In this review, Li et al. examine current preclinical and clinical data from trials using MSCs in the treatment of stroke, the mechanisms underlying MSC-based therapy for stroke, and the challenges associated with the timing and delivery of MSCs.
Initial preclinical studies of the application of MSCs in the treatment of stroke demonstrated that transplantation of MSCs following ischemic stroke promoted improvement of cerebral function protected the ischemic neurons, and repaired brain damage. However, these studies were conducted in young and healthy subjects and failed to factor in the presence of comorbidities, such as diabetes and hypertension, more commonly observed in ischemic stroke patients.
Considering that 75% of strokes occur in the elderly and/or those with the previously mentioned comorbidities, the authors of this review focused their review on studies that incorporated these two factors into their trials.
While these preclinical studies of MSC-based therapy for stroke demonstrated promising results, including improved blood-brain barrier integrity, increased white matter remodeling, and improved neural repair, the authors point out that there has been a limited number of preclinical studies conducted and call for additional preclinical studies specifically utilizing the comorbidity model.
Although treatment of stroke using MSCs has been established to be safe and feasible in phase I and II clinical trials, there have been mixed findings as to the therapy’s efficacy. As a result of these varied findings, the overall efficacy in the treatment of ischemic stroke remains controversial. The authors consider several reasons for the inconsistency of results observed in these trials, including the varied number of patients, doses, and type of cell delivery, the timing of the cell therapy, and the treatment modalities used in these trials; the authors also call attention to the different locations, extent, and severity of lesions used in these trials.
As a result of the inconclusive results surrounding the effectiveness of MSC-based therapy for the treatment of stroke in these clinical trials, the authors call for more optimized and well-designed large-sample multicenter studies to evaluate the therapeutic efficacy of MSCs more thoroughly in ischemic stroke.
While the underlying mechanisms of MSC-based therapy for stroke have not been fully explained or understood, a review of several studies has demonstrated that MSCs protect against stroke through multiple mechanisms, including direct differentiation, paracrine effects, and mitochondrial transfer.
Before MSCs can be widely applied in clinical practice, Li et al. highlight several challenges that need to first be considered. These challenges include determining the optimal time for MSC administration during the acute stroke stages, further understanding the best treatment, conditions, and strategies to maximize the regenerative potential of MSCs, identifying the simplest and safest route of MSC delivery, and identifying the best source of MSCs for stroke treatment.
The authors conclude this review by recommending future preclinical and clinical studies that consider the adoption of a well-designed randomized controlled study design and method rigor and intervention measures to determine the effect of MSC therapy in the treatment of stroke.
Even with considering the above recommendations, MSCs continue to demonstrate exciting potential as a means to protect neurons and improve outcomes and overall quality of life for stroke patients.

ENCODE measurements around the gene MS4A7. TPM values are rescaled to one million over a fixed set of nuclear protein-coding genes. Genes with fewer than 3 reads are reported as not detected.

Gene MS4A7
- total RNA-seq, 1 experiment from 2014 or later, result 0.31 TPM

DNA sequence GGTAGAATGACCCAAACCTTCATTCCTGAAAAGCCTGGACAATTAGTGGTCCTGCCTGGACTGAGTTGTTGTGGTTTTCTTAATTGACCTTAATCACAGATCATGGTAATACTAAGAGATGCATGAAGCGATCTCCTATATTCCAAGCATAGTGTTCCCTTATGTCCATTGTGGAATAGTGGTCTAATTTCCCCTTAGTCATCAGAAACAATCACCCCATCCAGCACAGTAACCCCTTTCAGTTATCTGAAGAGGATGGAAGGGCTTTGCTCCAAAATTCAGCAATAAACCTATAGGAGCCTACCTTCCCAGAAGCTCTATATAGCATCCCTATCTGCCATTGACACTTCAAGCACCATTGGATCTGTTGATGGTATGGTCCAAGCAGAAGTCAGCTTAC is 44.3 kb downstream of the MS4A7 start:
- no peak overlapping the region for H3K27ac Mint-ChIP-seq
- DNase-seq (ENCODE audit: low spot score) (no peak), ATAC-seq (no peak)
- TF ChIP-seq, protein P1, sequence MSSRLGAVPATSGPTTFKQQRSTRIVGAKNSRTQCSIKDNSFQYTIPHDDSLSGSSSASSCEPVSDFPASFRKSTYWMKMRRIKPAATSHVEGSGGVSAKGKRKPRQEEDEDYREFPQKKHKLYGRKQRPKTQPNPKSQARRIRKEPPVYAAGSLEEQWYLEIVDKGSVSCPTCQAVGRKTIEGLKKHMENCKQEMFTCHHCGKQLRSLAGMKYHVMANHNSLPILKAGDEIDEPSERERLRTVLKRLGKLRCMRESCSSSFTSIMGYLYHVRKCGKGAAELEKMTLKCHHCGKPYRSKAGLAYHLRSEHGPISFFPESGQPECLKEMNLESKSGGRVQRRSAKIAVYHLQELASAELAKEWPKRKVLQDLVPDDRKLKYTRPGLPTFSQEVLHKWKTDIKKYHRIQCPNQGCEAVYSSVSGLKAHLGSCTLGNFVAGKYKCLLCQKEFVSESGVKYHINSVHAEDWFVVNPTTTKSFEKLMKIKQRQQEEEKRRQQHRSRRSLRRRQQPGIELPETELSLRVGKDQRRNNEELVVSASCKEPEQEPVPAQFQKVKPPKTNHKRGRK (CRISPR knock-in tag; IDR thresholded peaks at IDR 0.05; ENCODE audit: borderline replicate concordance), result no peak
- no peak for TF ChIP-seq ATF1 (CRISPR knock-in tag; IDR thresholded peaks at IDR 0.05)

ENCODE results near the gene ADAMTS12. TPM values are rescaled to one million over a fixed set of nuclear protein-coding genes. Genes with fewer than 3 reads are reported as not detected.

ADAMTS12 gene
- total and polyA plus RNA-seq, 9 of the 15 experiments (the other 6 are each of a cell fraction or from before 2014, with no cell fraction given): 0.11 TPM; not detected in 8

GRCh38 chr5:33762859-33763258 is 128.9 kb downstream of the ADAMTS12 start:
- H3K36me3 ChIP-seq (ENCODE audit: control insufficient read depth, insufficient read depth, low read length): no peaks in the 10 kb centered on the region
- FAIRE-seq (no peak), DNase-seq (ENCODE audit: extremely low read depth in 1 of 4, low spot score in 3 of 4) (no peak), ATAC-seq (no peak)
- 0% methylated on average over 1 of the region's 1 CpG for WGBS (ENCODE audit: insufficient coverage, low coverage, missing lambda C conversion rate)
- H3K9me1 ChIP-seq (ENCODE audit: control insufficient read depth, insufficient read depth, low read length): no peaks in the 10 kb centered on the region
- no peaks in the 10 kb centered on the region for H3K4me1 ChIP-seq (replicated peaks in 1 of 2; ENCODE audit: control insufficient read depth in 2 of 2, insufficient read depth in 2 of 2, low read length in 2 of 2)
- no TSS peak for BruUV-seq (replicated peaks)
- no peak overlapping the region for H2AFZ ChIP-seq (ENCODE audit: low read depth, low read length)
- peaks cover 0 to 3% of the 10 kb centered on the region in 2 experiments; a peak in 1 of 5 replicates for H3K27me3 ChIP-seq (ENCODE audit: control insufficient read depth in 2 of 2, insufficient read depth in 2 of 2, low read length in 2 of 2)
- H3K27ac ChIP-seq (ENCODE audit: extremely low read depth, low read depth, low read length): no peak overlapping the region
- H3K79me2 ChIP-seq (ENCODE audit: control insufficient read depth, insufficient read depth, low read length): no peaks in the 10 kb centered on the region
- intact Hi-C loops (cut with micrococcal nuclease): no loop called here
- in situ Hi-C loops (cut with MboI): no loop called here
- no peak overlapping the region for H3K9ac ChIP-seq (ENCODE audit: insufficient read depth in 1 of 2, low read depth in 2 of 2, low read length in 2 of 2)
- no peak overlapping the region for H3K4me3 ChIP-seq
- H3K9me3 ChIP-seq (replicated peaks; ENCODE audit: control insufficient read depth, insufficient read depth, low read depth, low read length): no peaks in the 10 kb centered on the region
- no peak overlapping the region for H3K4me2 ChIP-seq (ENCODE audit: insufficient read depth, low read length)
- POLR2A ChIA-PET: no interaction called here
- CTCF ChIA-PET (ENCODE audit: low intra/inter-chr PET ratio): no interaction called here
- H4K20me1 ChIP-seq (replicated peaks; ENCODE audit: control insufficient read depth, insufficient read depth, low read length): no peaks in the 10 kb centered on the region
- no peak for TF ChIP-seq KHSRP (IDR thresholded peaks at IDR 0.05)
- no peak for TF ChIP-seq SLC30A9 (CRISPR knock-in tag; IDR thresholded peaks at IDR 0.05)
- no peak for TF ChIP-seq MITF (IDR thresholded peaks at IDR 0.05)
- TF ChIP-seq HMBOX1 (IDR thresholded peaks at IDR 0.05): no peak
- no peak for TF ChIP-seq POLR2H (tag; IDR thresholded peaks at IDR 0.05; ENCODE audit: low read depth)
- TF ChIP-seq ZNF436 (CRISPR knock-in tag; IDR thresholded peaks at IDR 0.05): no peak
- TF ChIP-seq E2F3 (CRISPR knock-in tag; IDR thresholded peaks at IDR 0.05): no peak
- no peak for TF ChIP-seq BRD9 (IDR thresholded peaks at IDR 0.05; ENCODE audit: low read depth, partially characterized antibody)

Ischemic kidney diseases are serious health issues that lead to irreversible loss of kidney function and are commonly associated with high rates of mortality and morbidity. Many of the conditions captured under the term ischemic kidney disease occur as a result of decreased glomerular filtration rate (GFR) caused by vasoconstriction or loss of autoregulation. Ischemic kidney disease, or ischemic renal disease, is a contributing factor anywhere between 6% – 27% of end-stage kidney disease and is most common among patients 50 years old or older.
The progression of these types of kidney diseases is often multifaceted and involves complex hormonal-immunological cellular interactions. Since ischemic kidney disease often involves damage that occurs to many different types of cells, the conditions have often been demonstrated to be resistant to conventional therapy.
Considering mesenchymal stem cells (MSCs) provide renal protection, their anti-inflammatory and immunomodulatory properties are of interest in an effort to better understand how they can be therapeutically used to treat and prevent acute kidney ischemia (AKI).
In this review, Zhu et al. examine recent progress in the use of MSC to prevent kidney diseases, with a specific focus on chronic ischemic kidney disease (CIKD).
When used to treat CIKD, MSCs have been found to achieve renal cellular repair in a number of different ways. Initially, and upon infusion, MSCs home to the injury site and release homing receptors, growth factors, and anti-inflammatory cytokines to the injury site. They also release similar microparticles that promote kidney repair through internalization in other cells, allowing for reduced intrarenal inflammation and the promotion of vascular regeneration.
Examining the results of clinical trials exploring the use of MSC to treat CIKD, and considering patients with diabetes mellitus often develop chronic kidney issues, including diabetic nephropathy (DN), the authors believe the beneficial application of the anti-inflammatory, antioxidant, and immunomodulating features of MSC could help in the treatment of DN.
While Zhu et al. highlights the potential of MSCs in the treatment of CIKD in this review, they also identify potential limitations, including the potential for MSCs to form teratoma or other tumors (to date, no direct evidence of kidney tumor formation has been reported) and exactly how long the effects of MSC on kidney protection will last. As a way to address both potential limitations, the authors recommend longer follow-up times to ensure all potential detrimental effects of MSC use in humans are known and accounted for.
The review concludes that while further studies are needed to discern the chief elements of their actions and to define the optimal type (tissue source, preconditioning), dose, and delivery route, MSCs demonstrate remarkable potential for future treatment of ischemic kidney disease.